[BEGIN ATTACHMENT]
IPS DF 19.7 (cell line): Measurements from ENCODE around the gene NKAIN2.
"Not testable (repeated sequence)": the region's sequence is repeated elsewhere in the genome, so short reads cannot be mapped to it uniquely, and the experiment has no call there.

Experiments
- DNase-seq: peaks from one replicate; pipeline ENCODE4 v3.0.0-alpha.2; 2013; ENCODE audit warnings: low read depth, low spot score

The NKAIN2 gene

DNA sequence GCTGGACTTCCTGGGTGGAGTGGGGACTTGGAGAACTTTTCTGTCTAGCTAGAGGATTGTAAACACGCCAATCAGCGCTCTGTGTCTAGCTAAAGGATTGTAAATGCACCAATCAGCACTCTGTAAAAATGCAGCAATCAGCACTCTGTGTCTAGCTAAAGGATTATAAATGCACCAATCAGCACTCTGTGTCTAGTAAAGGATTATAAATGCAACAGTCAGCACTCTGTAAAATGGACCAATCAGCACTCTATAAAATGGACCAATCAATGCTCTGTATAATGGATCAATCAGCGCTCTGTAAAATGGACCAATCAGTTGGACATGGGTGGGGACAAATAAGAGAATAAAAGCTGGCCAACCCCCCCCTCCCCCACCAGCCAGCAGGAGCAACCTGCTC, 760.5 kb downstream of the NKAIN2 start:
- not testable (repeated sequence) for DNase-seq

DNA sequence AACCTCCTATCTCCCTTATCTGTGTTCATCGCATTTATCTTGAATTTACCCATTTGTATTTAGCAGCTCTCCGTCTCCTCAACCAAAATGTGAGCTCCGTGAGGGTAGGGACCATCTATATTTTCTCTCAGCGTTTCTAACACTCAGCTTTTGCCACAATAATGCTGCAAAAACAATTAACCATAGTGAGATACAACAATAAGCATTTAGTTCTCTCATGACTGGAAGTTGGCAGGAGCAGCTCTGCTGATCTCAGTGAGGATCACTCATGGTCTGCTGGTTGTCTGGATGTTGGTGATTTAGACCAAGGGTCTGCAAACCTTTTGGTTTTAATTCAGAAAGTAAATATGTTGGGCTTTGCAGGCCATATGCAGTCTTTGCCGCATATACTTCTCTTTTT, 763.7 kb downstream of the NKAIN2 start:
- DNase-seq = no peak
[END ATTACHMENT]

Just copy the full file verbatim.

IPS DF 19.7 (cell line): Measurements from ENCODE around the gene NKAIN2.
"Not testable (repeated sequence)": the region's sequence is repeated elsewhere in the genome, so short reads cannot be mapped to it uniquely, and the experiment has no call there.

Experiments
- DNase-seq: peaks from one replicate; pipeline ENCODE4 v3.0.0-alpha.2; 2013; ENCODE audit warnings: low read depth, low spot score

The NKAIN2 gene

DNA sequence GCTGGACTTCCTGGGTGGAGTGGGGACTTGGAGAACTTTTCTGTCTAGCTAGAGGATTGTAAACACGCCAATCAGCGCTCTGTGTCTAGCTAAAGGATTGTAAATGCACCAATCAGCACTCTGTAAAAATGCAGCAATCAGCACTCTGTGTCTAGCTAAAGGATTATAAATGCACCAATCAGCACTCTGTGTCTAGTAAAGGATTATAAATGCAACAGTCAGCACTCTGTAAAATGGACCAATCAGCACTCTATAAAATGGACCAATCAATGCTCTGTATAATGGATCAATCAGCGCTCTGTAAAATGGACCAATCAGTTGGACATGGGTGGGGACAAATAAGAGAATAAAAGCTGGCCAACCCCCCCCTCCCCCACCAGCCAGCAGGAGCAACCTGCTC, 760.5 kb downstream of the NKAIN2 start:
- not testable (repeated sequence) for DNase-seq

DNA sequence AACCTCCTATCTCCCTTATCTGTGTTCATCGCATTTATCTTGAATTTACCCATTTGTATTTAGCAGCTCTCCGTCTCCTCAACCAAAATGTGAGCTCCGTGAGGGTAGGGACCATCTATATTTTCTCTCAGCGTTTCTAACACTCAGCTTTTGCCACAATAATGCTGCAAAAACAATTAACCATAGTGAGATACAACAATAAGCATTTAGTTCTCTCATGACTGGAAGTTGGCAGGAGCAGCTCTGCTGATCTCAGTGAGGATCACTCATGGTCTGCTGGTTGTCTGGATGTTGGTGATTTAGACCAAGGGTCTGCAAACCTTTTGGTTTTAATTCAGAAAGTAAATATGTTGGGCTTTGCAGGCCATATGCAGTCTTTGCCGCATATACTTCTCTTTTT, 763.7 kb downstream of the NKAIN2 start:
- DNase-seq = no peak